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Robert Ryman
silkscreen on lnomayi Japanese paper with powered graphite in a clear lacquer base
Image: 16 1/8 × 16 1/4 inches (41 × 41.3 cm)Sheet: 18 × 18 inches (45.7 × 45.7 cm)Framed: 21 1/8 × 21 1/8 × 1 1/2 inches (53.7 × 53.7 × 3.8 cm)
Credit Line
Kirk Varnedoe Collection, Telfair Museum of Art, Savannah, Georgia, Gift of Robert Ryman.
Accession Number
Robert Ryman was born in Nashville, Tennessee and attended Tennessee Polytechnic Institute. After one year of study there, he transferred to George Peabody College for Teachers, also in Nashville, changing his course of study to music. He moved to New York in 1952 to study jazz, and began painting after taking a part-time job as a guard at the Museum of Modern Art. By 1961, Ryman was exhibiting his work regularly and had become a full-time artist. The greatest concerns in Ryman’s art are texture, surface, and paint application. To place greater emphasis on these issues, he most often removes color and subject matter from his work entirely, creating square, completely monochromatic white paintings.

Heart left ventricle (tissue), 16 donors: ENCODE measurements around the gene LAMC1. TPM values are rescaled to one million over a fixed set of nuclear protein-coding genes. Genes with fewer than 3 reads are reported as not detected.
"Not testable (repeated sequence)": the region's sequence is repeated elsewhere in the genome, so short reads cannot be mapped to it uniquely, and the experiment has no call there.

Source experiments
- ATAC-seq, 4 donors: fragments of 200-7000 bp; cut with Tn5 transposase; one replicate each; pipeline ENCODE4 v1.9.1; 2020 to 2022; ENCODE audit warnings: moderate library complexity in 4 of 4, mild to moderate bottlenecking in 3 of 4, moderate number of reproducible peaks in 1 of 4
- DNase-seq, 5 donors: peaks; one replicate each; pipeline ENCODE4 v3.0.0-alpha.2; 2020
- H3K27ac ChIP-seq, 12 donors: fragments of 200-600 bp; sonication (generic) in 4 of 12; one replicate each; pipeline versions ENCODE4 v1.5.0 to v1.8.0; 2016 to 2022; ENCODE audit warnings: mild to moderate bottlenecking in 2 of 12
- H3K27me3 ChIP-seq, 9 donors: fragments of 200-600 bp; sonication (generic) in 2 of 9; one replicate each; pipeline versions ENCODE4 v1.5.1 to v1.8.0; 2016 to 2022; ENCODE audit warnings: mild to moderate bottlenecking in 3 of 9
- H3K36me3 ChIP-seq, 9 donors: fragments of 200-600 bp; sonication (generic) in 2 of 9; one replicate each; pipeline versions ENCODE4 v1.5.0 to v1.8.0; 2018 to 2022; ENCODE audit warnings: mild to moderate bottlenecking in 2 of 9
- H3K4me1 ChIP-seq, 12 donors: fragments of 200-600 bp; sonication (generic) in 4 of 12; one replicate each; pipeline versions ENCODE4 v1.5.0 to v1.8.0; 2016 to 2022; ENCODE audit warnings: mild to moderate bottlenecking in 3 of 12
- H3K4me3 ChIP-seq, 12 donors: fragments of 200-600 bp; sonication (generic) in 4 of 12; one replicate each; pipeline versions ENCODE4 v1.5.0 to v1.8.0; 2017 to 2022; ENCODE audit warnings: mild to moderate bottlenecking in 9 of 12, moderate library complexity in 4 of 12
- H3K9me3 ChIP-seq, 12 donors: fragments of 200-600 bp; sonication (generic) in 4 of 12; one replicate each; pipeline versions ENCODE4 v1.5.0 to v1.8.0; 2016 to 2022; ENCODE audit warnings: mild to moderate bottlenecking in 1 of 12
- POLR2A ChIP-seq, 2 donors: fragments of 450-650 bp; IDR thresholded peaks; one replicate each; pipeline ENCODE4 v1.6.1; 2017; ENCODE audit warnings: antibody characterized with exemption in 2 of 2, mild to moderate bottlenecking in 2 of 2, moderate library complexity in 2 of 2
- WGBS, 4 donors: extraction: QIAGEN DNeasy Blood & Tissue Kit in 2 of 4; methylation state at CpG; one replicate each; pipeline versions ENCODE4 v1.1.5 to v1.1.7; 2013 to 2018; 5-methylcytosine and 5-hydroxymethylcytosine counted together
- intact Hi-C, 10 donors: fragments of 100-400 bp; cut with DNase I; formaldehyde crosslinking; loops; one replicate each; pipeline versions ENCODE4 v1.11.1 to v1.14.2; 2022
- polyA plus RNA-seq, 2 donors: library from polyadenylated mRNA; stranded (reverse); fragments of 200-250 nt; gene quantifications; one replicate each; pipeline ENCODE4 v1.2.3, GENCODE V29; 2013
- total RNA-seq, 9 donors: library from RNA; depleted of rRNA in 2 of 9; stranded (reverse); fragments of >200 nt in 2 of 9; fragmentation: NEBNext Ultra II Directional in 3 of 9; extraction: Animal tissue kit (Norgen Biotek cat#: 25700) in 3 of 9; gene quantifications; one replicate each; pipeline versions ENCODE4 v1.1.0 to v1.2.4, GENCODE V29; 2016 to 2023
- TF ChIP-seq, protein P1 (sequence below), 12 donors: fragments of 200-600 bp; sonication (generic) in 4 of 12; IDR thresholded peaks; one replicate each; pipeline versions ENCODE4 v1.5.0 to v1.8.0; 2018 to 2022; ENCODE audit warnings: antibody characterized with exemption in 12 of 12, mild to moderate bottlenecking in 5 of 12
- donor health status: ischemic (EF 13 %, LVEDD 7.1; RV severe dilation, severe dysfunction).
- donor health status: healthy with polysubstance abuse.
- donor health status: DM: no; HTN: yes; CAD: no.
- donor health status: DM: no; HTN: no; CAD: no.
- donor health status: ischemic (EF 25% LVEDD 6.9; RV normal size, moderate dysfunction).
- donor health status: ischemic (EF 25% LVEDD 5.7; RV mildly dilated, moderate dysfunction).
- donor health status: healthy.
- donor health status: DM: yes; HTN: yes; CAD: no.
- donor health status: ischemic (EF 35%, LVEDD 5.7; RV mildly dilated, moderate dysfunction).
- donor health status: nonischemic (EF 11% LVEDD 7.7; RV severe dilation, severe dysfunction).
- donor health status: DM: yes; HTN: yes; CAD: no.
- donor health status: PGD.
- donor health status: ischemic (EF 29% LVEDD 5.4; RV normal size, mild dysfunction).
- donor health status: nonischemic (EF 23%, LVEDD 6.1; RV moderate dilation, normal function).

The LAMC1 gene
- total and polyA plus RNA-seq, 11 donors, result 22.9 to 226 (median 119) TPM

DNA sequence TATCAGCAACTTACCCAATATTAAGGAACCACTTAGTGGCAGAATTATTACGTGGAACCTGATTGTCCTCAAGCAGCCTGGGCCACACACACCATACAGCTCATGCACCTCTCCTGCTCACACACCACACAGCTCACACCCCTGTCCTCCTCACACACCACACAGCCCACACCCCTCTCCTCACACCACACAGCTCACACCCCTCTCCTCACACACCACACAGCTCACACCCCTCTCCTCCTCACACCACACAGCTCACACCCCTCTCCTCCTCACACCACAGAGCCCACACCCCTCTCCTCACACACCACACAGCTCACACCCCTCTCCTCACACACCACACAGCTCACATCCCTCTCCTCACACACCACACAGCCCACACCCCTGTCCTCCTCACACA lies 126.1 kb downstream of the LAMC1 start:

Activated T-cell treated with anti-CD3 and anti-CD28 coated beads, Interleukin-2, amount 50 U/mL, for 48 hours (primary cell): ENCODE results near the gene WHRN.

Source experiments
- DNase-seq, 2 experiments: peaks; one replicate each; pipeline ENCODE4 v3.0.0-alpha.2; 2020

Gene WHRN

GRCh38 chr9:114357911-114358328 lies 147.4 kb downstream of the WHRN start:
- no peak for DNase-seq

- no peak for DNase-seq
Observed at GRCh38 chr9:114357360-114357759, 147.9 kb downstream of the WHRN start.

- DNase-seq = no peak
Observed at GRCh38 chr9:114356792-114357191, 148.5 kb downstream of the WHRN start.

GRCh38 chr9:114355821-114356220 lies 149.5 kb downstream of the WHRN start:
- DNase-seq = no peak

Ryman, the silkscreen of 1995 in the Varnedoe Collection, possesses the artist’s typical use of a square surface. The only design is the artist’s last name in all capital letters, followed by the number “95,” the year in which the print was created. The long, stretched letters and numbers occupy nearly the entire sheet, confined by the limitations of the paper’s square surface. Ryman’s concern with texture and surface are reflected in his selection of a handmade, finely textured Japanese paper for the printing of this silkscreen print.